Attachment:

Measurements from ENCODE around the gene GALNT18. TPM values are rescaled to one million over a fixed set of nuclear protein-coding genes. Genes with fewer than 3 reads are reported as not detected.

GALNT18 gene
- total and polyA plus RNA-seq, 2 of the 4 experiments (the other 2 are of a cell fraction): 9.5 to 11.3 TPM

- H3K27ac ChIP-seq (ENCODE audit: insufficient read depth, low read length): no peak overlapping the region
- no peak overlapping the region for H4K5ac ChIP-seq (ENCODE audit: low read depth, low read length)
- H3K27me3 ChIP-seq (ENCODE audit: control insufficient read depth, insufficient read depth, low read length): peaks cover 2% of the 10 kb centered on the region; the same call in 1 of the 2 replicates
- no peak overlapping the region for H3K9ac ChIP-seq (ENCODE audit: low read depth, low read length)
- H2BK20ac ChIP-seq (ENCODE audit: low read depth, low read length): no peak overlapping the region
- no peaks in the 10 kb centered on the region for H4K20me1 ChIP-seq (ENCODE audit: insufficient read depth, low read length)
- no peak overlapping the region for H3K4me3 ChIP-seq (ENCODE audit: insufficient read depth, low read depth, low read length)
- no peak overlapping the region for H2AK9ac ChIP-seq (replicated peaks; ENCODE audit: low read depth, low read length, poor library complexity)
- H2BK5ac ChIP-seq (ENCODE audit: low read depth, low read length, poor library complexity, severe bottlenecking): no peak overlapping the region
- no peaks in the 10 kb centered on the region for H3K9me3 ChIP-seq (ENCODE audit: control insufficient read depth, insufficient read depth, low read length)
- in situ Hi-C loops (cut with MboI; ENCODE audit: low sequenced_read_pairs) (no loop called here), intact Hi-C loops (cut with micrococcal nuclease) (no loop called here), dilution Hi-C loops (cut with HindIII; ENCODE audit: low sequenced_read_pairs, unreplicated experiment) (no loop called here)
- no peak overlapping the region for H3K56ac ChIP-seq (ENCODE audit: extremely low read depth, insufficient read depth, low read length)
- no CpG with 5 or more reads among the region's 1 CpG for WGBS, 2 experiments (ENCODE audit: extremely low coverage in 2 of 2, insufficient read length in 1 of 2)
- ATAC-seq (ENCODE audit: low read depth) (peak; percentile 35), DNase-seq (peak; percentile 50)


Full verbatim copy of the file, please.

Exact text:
Measurements from ENCODE around the gene GALNT18. TPM values are rescaled to one million over a fixed set of nuclear protein-coding genes. Genes with fewer than 3 reads are reported as not detected.

GALNT18 gene
- total and polyA plus RNA-seq, 2 of the 4 experiments (the other 2 are of a cell fraction): 9.5 to 11.3 TPM

- H3K27ac ChIP-seq (ENCODE audit: insufficient read depth, low read length): no peak overlapping the region
- no peak overlapping the region for H4K5ac ChIP-seq (ENCODE audit: low read depth, low read length)
- H3K27me3 ChIP-seq (ENCODE audit: control insufficient read depth, insufficient read depth, low read length): peaks cover 2% of the 10 kb centered on the region; the same call in 1 of the 2 replicates
- no peak overlapping the region for H3K9ac ChIP-seq (ENCODE audit: low read depth, low read length)
- H2BK20ac ChIP-seq (ENCODE audit: low read depth, low read length): no peak overlapping the region
- no peaks in the 10 kb centered on the region for H4K20me1 ChIP-seq (ENCODE audit: insufficient read depth, low read length)
- no peak overlapping the region for H3K4me3 ChIP-seq (ENCODE audit: insufficient read depth, low read depth, low read length)
- no peak overlapping the region for H2AK9ac ChIP-seq (replicated peaks; ENCODE audit: low read depth, low read length, poor library complexity)
- H2BK5ac ChIP-seq (ENCODE audit: low read depth, low read length, poor library complexity, severe bottlenecking): no peak overlapping the region
- no peaks in the 10 kb centered on the region for H3K9me3 ChIP-seq (ENCODE audit: control insufficient read depth, insufficient read depth, low read length)
- in situ Hi-C loops (cut with MboI; ENCODE audit: low sequenced_read_pairs) (no loop called here), intact Hi-C loops (cut with micrococcal nuclease) (no loop called here), dilution Hi-C loops (cut with HindIII; ENCODE audit: low sequenced_read_pairs, unreplicated experiment) (no loop called here)
- no peak overlapping the region for H3K56ac ChIP-seq (ENCODE audit: extremely low read depth, insufficient read depth, low read length)
- no CpG with 5 or more reads among the region's 1 CpG for WGBS, 2 experiments (ENCODE audit: extremely low coverage in 2 of 2, insufficient read length in 1 of 2)
- ATAC-seq (ENCODE audit: low read depth) (peak; percentile 35), DNase-seq (peak; percentile 50)